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Men of Largo, Clearwater black neighborhoods search for ways to save youths from crime, violence

Times Robert Whiting, standing, hopes the group can help troubled boys from Ridgecrest near Largo and North Greenwood in Clearwater. “These kids need men in their lives who they can talk to about everything.”


Times Robert Whiting, standing, hopes the group can help troubled boys from Ridgecrest near Largo and North Greenwood in Clearwater. “These kids need men in their lives who they can talk to about everything.”

LARGO — Robert Whiting and about 20 other men gathered in a corner of the Greater Ridgecrest YMCA gym Wednesday night. Over the din of bouncing basketballs and a Zumba class, they spoke in solemn tones about what they feel has happened to their communities — the Ridgecrest area near Largo and the North Greenwood neighborhood of Clearwater.

Whiting had called them together — coaches, ministers, residents of Ridgecrest — to brainstorm. What can we do, he asked, to make this stop?

Whiting, a youth sports coach, has lost nine boys since 2008 — six to prison, three to deadly shootings.

In January 2008, Brennon "Skeet" Days, 18, whom Whiting had known since Days was a young boy, was lured into a car for a supposed drug deal, then killed in a robbery.

In April 2011, Anson Felton, 19, whom Whiting coached on the Greenwood Panthers youth football team, was killed as authorities said he tried to rob a Clearwater home.

A week ago, Gregory Williams, 19, whom Whiting knew from Greenwood, was killed in an apparent drive-by shooting at a Largo party. No one has been arrested, and it's unclear if Williams was a target or a bystander.

For Whiting, the last death was a call to action. A 48-year-old Largo native who lives in Clearwater, Whiting no longer coaches the Greenwood Panthers, but he still works with young men as sports coordinator at the Greater Ridgecrest YMCA.

Drug sales and violent crime have long plagued Ridgecrest and North Greenwood, but the men gathered Wednesday felt something had changed.

Disputes that were settled in their teenage years on the football fields or basketball courts now prompt shootings, they said. Boys with promising futures end up in prison on drug and gun-related convictions. They feel their two neighborhoods, both predominantly African-American, are more fragmented than ever. There's no sense of unity, no sense of brotherhood among the young men, no respect for the community, they said.

The men grappled for solutions. One suggested raising money for a retreat, so they could take boys somewhere with fewer distractions. Another suggested bringing in ex-prisoners to talk. Whiting suggested a mentoring program to connect boys with men who can tell them how to apply for jobs, how to manage a bank account, and just be there.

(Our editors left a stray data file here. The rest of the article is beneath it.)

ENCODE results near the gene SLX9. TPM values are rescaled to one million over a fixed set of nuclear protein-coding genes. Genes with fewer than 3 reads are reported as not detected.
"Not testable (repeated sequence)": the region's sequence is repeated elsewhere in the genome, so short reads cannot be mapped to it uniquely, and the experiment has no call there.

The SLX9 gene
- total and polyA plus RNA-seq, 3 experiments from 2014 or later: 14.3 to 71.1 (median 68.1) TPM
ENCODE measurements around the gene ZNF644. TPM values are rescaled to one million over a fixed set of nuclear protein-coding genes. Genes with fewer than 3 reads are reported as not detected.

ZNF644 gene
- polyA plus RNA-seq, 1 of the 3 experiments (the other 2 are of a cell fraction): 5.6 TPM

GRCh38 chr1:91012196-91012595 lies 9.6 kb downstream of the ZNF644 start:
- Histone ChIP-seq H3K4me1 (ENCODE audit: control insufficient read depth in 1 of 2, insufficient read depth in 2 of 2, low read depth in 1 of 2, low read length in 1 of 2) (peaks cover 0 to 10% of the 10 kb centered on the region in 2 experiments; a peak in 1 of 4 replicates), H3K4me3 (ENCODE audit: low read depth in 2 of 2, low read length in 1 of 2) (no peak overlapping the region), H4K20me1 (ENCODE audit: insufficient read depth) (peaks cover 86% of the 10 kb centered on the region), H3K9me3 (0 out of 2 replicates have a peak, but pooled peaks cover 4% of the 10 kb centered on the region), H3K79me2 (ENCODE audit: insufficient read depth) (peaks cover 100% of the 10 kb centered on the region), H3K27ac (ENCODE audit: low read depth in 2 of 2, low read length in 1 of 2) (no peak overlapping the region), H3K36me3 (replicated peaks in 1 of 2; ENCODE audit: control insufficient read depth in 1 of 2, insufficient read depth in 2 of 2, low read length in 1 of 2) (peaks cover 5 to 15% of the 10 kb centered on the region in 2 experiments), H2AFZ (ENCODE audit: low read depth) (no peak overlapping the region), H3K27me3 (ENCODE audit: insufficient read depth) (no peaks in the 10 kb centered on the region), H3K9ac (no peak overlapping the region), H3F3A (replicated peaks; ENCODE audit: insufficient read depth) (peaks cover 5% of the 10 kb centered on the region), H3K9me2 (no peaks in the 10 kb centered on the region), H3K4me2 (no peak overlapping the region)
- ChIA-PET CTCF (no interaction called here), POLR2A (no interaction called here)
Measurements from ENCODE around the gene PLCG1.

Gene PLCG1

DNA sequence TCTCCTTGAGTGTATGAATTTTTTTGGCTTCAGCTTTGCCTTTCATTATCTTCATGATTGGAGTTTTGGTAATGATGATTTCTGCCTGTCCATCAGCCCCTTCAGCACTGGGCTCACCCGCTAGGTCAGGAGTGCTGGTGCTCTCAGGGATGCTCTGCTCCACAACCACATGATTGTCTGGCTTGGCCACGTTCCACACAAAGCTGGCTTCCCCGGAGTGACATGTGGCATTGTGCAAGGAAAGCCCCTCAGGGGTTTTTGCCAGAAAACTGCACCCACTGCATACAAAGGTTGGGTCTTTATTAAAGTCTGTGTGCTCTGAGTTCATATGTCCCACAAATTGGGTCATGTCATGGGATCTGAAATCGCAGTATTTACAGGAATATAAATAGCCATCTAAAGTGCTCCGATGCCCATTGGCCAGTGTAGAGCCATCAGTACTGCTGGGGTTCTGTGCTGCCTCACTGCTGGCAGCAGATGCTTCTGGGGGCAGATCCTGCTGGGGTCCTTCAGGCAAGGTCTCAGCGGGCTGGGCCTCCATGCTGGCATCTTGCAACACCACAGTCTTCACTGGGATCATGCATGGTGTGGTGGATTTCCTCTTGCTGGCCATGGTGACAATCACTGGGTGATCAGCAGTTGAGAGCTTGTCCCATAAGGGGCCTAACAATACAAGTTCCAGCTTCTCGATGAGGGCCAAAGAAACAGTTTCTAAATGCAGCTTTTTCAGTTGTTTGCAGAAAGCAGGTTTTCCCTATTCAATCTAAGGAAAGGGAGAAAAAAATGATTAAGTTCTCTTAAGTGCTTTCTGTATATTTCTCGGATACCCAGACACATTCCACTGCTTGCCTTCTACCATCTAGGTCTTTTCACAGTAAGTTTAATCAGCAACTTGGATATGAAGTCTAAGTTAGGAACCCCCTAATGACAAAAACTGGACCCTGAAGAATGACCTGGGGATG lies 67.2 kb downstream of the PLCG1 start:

"These kids need men in their lives who they can talk to about everything," Whiting said.

Some men said the Ridgecrest neighborhood needs to admit it has problems before solutions can come. In August, the same gym was filled with people upset about the use of gang affiliation lists by local law enforcement. While law enforcement officials eventually agreed to consider changing how they compile the lists, which included people who were not gang members, that first meeting devolved into a debate over whether Ridgecrest had any gang-related activity.

Fred Marshall, 46, a Pinellas County Utilities worker from Largo, said the people who denied Ridgecrest's crime problems should call law enforcement and apologize.

"They sat right here and told us what was going on, and we didn't want to listen," he said.

Whiting criticized the "Stop Snitchin' " mentality of some residents who threaten violence against anyone who talks to police. In a lighter moment, he compared "Stop Snitchin' " to conservative lobbyist Grover Norquist's firm antitax pledge.

Some of the men at the meeting had doubts about what they can accomplish. Whatever they do, they agreed, it needs to last. These problems can't be solved with a few community cookouts. What they were talking about, essentially, was providing father figures for at-risk boys in their communities.

Vernon Bryant, executive director of the YMCA, said they shouldn't get too discouraged.

"If we save just one boy by what we're doing, it's worth it," he said.

The men eventually set a schedule. On Wednesday, they'll meet again and hone the message they want to send to area youth. The following Wednesday, Dec. 12, they will fill the gym with every male 8 years or older they can find, and the men will talk. That won't be the end of it, they said, but it will be a start.

The meeting ended as it began, with a prayer. The men stood, held hands, and Bryant asked God for help. He prayed he would find the right words in two weeks, when he hopes his gym will be filled. He prayed for impact.

"Help us put this together," Bryant prayed. "Because we know we can do this."

Staff writer Peter Jamison contributed to this report. Will Hobson can be reached at [email protected] or (727) 445-4167.

Men of Largo, Clearwater black neighborhoods search for ways to save youths from crime, violence 11/29/12 [Last modified: Thursday, November 29, 2012 11:27pm]
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